Whether you love or hate them, Fujifilm’s APS-C-based mirrorless cameras produce images you can’t get anywhere else. More than sensor size, autofocus speed, or any other feature, this is a mark of a great camera. It’s why I’m always excited when Fujifilm churns out a new model.
The latest is the Fujifilm X-T4, an update to the company’s flagship APS-C mirrorless camera, the X-T3. It also shares some similarities with the Fujifilm X-Pro3 rangefinder, namely in the internals, but the X-T4 leads with new features through and through, from the design, styling, and overall experience of using it. If shooting with the X-Pro3 harkens back to the era of film, the X-T4 feels like something from the future.
The X-T4 is solidly built, with an all-metal design that retains all the mechanical controls you’d expect from the brand. Fujifilm’s film-era body design is wrapped around an impressive new shutter mechanism, with in-body image stabilization and a fully articulated rear touchscreen that can be turned around so it won’t get scratched in your bag.
The first thing Fujifilm fans will notice about the X-T4 is the new shutter mechanism. Its improved damping has produced a satisfyingly slight shutter snap, even in mechanical mode. It’s quieter than the “silent” mode on other cameras I’ve used. The more important upgrade is the burst shooting rate, which can now hit 15 frames per second (fps) with autofocus. That’s with the mechanical shutter—if you wish to use the electronic shutter, you can go up to 20 fps (matching its predecessor, the X-T3).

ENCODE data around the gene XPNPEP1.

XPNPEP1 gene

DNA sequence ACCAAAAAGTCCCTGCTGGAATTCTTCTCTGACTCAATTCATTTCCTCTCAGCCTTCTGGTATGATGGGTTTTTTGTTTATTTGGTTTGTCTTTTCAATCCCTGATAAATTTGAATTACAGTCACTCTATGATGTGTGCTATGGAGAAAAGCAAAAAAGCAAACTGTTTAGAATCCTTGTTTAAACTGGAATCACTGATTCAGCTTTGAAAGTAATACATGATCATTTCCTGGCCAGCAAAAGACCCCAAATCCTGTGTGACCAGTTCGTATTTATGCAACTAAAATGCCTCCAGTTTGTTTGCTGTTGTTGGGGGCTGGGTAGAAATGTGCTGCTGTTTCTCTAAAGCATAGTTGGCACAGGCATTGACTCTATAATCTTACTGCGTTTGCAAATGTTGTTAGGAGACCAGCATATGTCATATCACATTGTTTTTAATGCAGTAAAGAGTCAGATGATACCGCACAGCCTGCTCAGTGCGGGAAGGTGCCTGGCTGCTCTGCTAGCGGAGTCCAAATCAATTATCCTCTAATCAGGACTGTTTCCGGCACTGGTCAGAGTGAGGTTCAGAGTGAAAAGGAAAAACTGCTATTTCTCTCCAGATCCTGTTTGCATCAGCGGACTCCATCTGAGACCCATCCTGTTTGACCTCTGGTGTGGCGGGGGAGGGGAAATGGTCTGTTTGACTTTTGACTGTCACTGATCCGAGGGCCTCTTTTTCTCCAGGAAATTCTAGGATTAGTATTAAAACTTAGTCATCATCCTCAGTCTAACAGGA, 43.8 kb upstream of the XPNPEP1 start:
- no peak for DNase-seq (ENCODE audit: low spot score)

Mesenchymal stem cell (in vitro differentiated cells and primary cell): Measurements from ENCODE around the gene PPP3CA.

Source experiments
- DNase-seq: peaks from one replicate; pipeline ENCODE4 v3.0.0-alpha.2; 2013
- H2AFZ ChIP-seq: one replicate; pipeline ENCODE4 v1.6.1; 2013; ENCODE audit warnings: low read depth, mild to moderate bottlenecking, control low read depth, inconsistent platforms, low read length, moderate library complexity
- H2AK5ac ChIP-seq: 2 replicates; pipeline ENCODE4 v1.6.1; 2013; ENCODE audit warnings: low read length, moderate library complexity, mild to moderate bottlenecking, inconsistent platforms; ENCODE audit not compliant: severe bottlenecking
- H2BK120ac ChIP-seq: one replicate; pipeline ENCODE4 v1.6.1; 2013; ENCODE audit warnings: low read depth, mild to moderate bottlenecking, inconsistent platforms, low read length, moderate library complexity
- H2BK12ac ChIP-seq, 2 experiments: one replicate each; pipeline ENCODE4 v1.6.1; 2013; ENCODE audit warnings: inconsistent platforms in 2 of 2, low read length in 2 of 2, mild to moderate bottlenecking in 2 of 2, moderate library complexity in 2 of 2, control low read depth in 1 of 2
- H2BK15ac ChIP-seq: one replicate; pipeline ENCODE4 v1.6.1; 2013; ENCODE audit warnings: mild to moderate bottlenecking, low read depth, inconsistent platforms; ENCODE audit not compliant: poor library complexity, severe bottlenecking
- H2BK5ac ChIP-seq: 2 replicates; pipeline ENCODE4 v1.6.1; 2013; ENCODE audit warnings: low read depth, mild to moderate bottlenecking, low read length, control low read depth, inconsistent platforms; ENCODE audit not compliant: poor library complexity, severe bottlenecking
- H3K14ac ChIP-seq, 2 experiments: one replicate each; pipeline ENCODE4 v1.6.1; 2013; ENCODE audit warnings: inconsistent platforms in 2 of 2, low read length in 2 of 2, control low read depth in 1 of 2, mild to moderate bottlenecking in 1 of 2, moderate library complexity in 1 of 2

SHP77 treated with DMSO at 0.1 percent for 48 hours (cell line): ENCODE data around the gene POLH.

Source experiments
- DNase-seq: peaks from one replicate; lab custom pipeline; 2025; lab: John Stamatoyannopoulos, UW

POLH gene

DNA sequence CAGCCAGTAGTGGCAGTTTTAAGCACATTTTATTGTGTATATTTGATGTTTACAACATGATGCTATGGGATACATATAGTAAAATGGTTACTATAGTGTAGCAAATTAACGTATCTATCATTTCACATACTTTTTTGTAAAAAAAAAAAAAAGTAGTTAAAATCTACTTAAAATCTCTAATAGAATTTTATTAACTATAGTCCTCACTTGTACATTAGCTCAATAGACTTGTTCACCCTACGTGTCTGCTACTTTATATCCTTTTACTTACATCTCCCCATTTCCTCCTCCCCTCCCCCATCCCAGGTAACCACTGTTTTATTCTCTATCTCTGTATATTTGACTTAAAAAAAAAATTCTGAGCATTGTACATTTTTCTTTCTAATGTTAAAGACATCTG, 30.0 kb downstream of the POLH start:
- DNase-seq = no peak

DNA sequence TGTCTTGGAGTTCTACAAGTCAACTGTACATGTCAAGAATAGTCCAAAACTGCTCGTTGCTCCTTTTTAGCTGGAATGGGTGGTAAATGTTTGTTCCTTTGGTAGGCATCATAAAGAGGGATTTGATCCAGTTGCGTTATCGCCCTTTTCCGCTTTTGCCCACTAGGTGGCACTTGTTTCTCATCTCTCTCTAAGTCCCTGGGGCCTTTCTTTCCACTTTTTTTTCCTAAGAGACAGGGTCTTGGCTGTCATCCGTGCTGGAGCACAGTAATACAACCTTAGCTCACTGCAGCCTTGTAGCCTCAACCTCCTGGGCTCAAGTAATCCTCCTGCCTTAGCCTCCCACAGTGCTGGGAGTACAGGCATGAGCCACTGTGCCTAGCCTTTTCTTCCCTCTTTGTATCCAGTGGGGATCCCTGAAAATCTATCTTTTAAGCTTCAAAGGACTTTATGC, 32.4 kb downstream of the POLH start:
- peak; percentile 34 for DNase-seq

What’s just as impressive is the speed at which the X-T4 can clear its buffer, the place where image data is stored before it’s saved to the memory card. There are cameras out there with larger buffers, but once the X-T4’s buffer is full, it clears in less than two seconds, which means there’s almost no lag when shooting quickly. Sport and portrait photographers, this is a camera worth checking out.
The in-body image stabilization (IBIS) is another welcome addition. Combined with a stabilized lens, Fujifilm claims a 6.5EV correction. In practice, between the IBIS, stabilized lens, and high ISO options, I did not encounter any low-light situations I couldn’t hand-hold.
Speaking of low light, shooting indoors to test the new IBIS made me notice my favorite thing about the X-T4: the dynamic range. The amazing range of tones I got, even with JPEG files, was frankly astounding. Even in harshly lit night scenes, the highlight roll-off is incredibly smooth.
The autofocus algorithm has been improved to consider shapes and colors as well. The results in still photos are excellent, even in low light, where the X-T4 is very accurate. Interestingly, the autofocus system is the same as the X-T3, which means Fujifilm could theoretically bring the new algorithm to the X-T3 in a firmware update.
As with all major new cameras from Fujifilm, the X-T4 introduces a new Film Simulation mode. This time around it’s Eterna Bleach Bypass, which is a color effect designed to mimic the Eterna film color profile when processed with a bleach bypass. It’s one of the more heavy-handed film simulation modes Fujifilm has released, producing images with very low saturation and contrast.
The X-T4 also gets all the updated tone controls Fujifilm introduced with the recent X-Pro3, including a new feature that allows half-step adjustments in highlights and shadows. It can be time-consuming to set up, but once I dialed in presets the way I wanted them, I never felt the need to do any post-processing on my images.
Normally the straight-out-of-camera images are JPEGs, and they still are, but the X-T4 offers a new option to output 8- or 16-bit TIFF files using the in-camera RAW conversion software. It’s an interesting way to get an image that’s got Fujifilm’s RAW processing—so it matches the film simulation, which some software struggle to do—but isn’t a compressed JPEG. Be warned that the resulting 16-bit TIFFs are huge, about 3 times the size of the RAW file.